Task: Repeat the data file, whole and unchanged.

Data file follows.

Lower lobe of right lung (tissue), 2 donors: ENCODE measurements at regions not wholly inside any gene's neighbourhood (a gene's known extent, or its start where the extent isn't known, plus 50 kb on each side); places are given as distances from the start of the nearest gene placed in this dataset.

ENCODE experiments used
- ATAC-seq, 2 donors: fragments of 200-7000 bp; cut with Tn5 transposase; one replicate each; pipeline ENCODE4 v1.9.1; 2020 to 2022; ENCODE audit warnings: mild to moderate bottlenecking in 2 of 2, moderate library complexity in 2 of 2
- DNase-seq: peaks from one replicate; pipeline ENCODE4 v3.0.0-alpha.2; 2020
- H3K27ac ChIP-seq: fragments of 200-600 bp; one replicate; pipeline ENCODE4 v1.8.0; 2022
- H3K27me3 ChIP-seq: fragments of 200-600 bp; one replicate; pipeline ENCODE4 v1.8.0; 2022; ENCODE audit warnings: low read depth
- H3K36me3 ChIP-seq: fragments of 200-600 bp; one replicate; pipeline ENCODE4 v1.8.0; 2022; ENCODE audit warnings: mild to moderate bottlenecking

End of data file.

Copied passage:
Lower lobe of right lung (tissue), 2 donors: ENCODE measurements at regions not wholly inside any gene's neighbourhood (a gene's known extent, or its start where the extent isn't known, plus 50 kb on each side); places are given as distances from the start of the nearest gene placed in this dataset.

ENCODE experiments used
- ATAC-seq, 2 donors: fragments of 200-7000 bp; cut with Tn5 transposase; one replicate each; pipeline ENCODE4 v1.9.1; 2020 to 2022; ENCODE audit warnings: mild to moderate bottlenecking in 2 of 2, moderate library complexity in 2 of 2
- DNase-seq: peaks from one replicate; pipeline ENCODE4 v3.0.0-alpha.2; 2020
- H3K27ac ChIP-seq: fragments of 200-600 bp; one replicate; pipeline ENCODE4 v1.8.0; 2022
- H3K27me3 ChIP-seq: fragments of 200-600 bp; one replicate; pipeline ENCODE4 v1.8.0; 2022; ENCODE audit warnings: low read depth
- H3K36me3 ChIP-seq: fragments of 200-600 bp; one replicate; pipeline ENCODE4 v1.8.0; 2022; ENCODE audit warnings: mild to moderate bottlenecking